A group of Talbot County residents filed suit against the Maryland Department of Environment on Friday over its approval of a massive development on the Eastern Shore that they say would pollute the Chesapeake Bay.

The lawsuit, filed by 11 residents and the resident-led Talbot Integrity Project, escalates a nearly 20-year battle over plans to raise about 2,500 homes in Trappe, Md., a rural town of about 1,200 people.

It alleges that a sewer plan for the Lakeside at Trappe development approved by the agency would further pollute a small creek that leads into the Chesapeake Bay, in violation of Maryland law.

“MDE is willing to let a developer put substantially more sewerage into an antiquated treatment system that is discharging outrageous concentrations of nutrient pollutants into an already impaired little waterway that feeds into the Choptank,” Dan Watson, a plaintiff and the founder of the Talbot Integrity Project, a recently formed organization fighting the development, said in a news release.

In 2020, the agency greenlighted the developer’s plans to hook up the first 120 new homes to the town’s outdated wastewater treatment plant, which was discharging pollutants into a tributary of La Trappe Creek that empties into the Choptank River and eventually the bay. The state agency’s approval allowed the developers to break ground on the project’s first phase last summer.

After learning about the existing wastewater treatment plant’s discharge violations from residents, the Talbot County Planning Commission voted to rescind its initial approval of the plan in November. But, the Talbot County Council decided in March not to approve the Planning Commission’s retraction; the state agency has also not reversed its approval of the plan.

Agency spokesman Jay Apperson said in an email that the MDE is in the review process for the final decision regarding the Lakeside permit application, and the department would review any litigation regarding the permit application.

The lawsuit alleges that by continuing to let the project move forward as planned, even after the Planning Commission determined that hooking up the 120 homes to the treatment plant is inconsistent with the county’s comprehensive plan, MDE is violating a state law.

The battle over the Lakeside development in Trappe dates back to 2003, when the town was financially struggling, and Rocks Engineering Co., the northern Virginia-based company behind the development, promised to fund some of the town’s municipal services in exchange for 924 acres for the project.

The company also agreed to build a new wastewater treatment plant on-site to replace Trappe’s outdated water and sewage system that was partly responsible for the town’s $3.5 million debt.

The project’s advancement, nearly 20 years later, has riled residents and environmentalists who want to reduce the size of or entirely stop the development, which some fear would change the character of Trappe.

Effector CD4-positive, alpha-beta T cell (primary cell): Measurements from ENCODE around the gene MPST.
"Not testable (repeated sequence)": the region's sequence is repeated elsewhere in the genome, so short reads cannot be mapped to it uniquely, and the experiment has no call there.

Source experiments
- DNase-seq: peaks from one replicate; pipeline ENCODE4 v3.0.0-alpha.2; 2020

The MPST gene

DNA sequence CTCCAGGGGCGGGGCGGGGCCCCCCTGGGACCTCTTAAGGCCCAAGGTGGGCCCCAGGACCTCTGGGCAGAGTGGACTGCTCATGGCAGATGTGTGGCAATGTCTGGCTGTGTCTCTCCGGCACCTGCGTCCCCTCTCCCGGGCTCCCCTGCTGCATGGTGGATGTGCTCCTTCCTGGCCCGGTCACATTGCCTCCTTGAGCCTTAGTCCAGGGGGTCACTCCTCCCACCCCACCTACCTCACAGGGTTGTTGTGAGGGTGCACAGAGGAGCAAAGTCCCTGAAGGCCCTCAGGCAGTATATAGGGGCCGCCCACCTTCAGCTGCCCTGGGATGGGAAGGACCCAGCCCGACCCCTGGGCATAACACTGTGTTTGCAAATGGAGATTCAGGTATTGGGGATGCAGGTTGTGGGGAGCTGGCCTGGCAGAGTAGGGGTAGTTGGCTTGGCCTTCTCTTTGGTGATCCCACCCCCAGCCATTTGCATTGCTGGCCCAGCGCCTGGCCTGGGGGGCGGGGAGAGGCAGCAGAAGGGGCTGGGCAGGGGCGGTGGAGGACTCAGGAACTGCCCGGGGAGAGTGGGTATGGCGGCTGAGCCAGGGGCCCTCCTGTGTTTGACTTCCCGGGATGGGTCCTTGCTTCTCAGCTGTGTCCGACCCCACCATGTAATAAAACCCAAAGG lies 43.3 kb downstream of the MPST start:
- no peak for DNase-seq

The current sewage plan holds that 120 homes will be connected to the existing water treatment plant until the development’s new wastewater treatment plant and spray irrigation system are built.

Environmentalists unhappy with the state agency point to other criticisms of MDE in the past year: In November, it did not alert the public about a sewage spill that sickened at least two dozen people in St. Mary’s County. In August, Blue Water Baltimore, a nonprofit behind the Baltimore Harbor Waterkeeper, reported finding high amounts of bacteria-polluted wastewater coming from the city-operated Patapsco and Back River sewage treatment plants, which the MDE is supposed to monitor.

Blue Water Baltimore went to federal court in December alleging that the plants have been violating anti-pollution laws since at least 2017, and the MDE filed a complaint in Baltimore Circuit Court against the city-operated plants earlier this year.

The Talbot County lawsuit is being funded by donations from over 150 county residents, according to a news release.

5 Maryland Counties Are In CDC's High COVID Risk Category

About 43% of all confirmed COVID-19 cases in Maryland since January 2021 have been among fully vaccinated people, state officials said.MARYLAND — Maryland's positive test rate for COVID-19 is currently trending upward, according to recent data from the Mayo Clinic.The state's positivity rate was 12 percent as of Saturday, nearly six times higher than two months ago — a reminder that the coronavirus is still w...

About 43% of all confirmed COVID-19 cases in Maryland since January 2021 have been among fully vaccinated people, state officials said.

MARYLAND — Maryland's positive test rate for COVID-19 is currently trending upward, according to recent data from the Mayo Clinic.

The state's positivity rate was 12 percent as of Saturday, nearly six times higher than two months ago — a reminder that the coronavirus is still with us and caution should still be taken to minimize its spread.

As of Tuesday, 511 people were hospitalized in Maryland with COVID-19. Within the last 24 hours, the Maryland Department of Health reported five additional deaths and 2,368 more confirmed cases.